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Hamlet: An Examination of A Troubled Mind Part II

Updated on November 5, 2014

Ophelia and Hamlet

Kenneth Branagh as Hamlet and Kate Winslet as Ophelia in the 1996 film rendition of Hamlet
Kenneth Branagh as Hamlet and Kate Winslet as Ophelia in the 1996 film rendition of Hamlet | Source

This is a continuation of an examination essay of the mental character of Hamlet of William Shakespeare's famous tragedy Hamlet. You can read Part I Here

Characters of Hamlet

King Hamlet - the murdered King and young Hamlet's father
Queen Gertrude - King Hamlet's widow and mother to young Hamlet
King Claudius - the brother of King Hamlet who marries Gertrude
Hamlet - Prince of Denmark and "tragic hero"
Horatio - Hamlet's friend
Polonius - friend to the royal family, mostly Claudius
Ophelia - daughter of Polonius and Hamlet's lover
Laertes - son of Polonius

“More Matter with Less Art.” (II.ii.103)

As mentioned before, Hamlet had courted Ophelia, and she the object of his affections, thusly it was all too predictable that it would be her chambers to which he would find himself running after such a disturbing moment with the alleged spirit of his father. However, she recounted Hamlet’s visit to her chambers to her father, quite distressed. She said he acted oddly, all disheveled and without words, yet eying her longingly as he left.

Some speculate this as the premier of his act, while others consider that this is witness to the shaky nature which took hold of him after such a supernatural experience. Either way, the moment expresses particular peculiarity.

It had already been established in Act I that neither Polonius, Ophelia’s father, nor Laertes, her brother, approved of Hamlet’s interest in the maiden. This in itself holds true to a stranger nature.

Examining Ophelia’s character, she was a girl of noble birth, or so suggested by the close friendship her father held with King Claudius. It would seem to be the height of desire for a man to want his only daughter to marry into the royal family. With a father as conspiring as Polonius, who manipulates both of his children even while they travel to other countries, pushing her towards a prominent union would not seem out of character for him in the slightest. Yet, these desires, too, were retrograde to Polonius.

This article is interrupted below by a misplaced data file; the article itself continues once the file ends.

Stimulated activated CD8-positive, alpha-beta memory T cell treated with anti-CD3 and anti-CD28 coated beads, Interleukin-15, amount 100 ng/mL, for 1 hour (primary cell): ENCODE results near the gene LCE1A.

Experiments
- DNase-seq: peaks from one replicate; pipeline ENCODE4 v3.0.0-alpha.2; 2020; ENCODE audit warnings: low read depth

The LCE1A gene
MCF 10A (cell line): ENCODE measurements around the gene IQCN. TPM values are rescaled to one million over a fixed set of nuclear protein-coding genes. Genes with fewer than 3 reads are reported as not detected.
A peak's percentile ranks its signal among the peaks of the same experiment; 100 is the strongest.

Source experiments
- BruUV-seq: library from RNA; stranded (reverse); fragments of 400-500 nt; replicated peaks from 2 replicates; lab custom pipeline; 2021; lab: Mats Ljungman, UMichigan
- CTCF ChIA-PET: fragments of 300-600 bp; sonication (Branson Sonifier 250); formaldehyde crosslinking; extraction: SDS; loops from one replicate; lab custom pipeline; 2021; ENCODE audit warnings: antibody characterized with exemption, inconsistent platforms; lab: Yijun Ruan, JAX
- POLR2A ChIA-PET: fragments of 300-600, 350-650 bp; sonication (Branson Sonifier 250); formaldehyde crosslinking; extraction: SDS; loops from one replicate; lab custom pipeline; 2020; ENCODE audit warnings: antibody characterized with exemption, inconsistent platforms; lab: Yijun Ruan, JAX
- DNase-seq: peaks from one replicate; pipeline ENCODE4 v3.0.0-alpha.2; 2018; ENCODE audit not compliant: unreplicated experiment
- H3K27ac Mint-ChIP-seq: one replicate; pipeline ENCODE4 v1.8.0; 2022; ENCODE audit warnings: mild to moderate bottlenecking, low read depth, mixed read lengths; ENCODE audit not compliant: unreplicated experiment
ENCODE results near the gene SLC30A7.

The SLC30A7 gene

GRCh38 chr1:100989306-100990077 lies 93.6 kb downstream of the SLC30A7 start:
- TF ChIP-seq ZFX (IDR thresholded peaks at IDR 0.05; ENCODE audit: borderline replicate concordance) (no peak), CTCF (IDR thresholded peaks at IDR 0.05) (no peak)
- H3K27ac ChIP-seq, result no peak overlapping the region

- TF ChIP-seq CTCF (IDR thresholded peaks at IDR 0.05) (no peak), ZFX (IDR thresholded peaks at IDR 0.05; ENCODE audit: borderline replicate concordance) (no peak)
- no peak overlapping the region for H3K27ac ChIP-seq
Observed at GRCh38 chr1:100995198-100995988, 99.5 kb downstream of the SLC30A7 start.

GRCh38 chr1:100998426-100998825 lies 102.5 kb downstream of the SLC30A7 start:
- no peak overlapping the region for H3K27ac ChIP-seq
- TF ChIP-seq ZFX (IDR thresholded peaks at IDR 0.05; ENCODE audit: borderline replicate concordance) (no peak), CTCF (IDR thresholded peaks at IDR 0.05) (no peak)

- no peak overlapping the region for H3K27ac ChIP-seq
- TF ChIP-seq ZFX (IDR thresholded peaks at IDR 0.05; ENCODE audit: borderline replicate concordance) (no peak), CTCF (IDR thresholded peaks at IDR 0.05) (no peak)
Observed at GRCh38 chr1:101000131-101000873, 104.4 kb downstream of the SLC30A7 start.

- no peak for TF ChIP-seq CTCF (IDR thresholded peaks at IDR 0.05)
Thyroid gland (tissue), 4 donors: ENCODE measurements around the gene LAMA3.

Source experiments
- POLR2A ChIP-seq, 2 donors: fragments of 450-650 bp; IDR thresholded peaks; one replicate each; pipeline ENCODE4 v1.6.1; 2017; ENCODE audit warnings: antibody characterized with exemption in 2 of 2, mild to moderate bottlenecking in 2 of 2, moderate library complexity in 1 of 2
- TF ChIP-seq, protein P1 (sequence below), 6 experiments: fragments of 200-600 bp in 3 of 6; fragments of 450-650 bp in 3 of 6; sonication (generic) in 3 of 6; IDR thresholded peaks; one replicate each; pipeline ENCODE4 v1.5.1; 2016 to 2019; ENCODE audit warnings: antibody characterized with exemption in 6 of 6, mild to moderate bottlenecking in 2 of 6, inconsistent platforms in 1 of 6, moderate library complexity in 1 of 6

Why would Prince Hamlet not be an optimum suitor? Laertes warns Ophelia that the freedom of choosing his own bride is not up to Hamlet, yet with Polonius’s political standing with Claudius, had Polonius wanted it so, a marriage would have been granted. Even in Act V, at Ophelia’s funeral, Gertrude confesses that she should have liked to have had Ophelia as a daughter.

“I hoped though shouldst have been my Hamlet’s wife;
I thought they bride-bed to have decked, sweet maid,
And not have strewed they grave.”

Given the blatantly close relationship Polonius had with the King and Queen, no doubt should have been in his mind that the marriage between his daughter and the prince would have been approved. It might be suspect that Polonius did not find Hamlet mentally sound enough to wed his daughter. Though, with only implications of the relationship between Hamlet and Ophelia, we, the audience cannot know for how long their waltz lasted before it was halted, thus such speculations regarding whether the courting was condoned from the get-go by the family must remain vague musings.

Laertes Warns Ophelia

This continues on - Read Part III

Have a quick re-cap - Read Part I


Shakespeare, William. Hamlet. Editor Mowat, Barbara A. and Werstine, Paul. New York, NY. Simon & Schuster Paperbacks. 2012. Print.

Gerlach, Peter K. MSW. 30 April 2013. Web. 15 Oct. 2014

Chen, Yi-Chi. Pregnant with Madness: Ophelia’s Struggle With Madness in Hamlet. Web. 15 Oct. 2014

Montgomery Byles, Joanna. Shakespeare and Psychoanalysis: Tragic Alternatives: Eros and the Superego Revenge in Hamlet. 25 Aug 2005. Web. 15 Oct 2014.

Noel, Brook. The Physical and Emotional Steps of Grief. 2003. Web. 15 Oct. 2014

Freud, Sigmund. On Repression in Hamlet. 1900. Web. 15 Oct 2014

Shakespeare and Freudian Theory Hamlet and Titus.

Clarke, Richard L. W.. Sigmund Freud: “Psychopathic Characteristics on Stage”.,PsychopathicCharactersontheStage.pdf. Web. 15 Oct 2014


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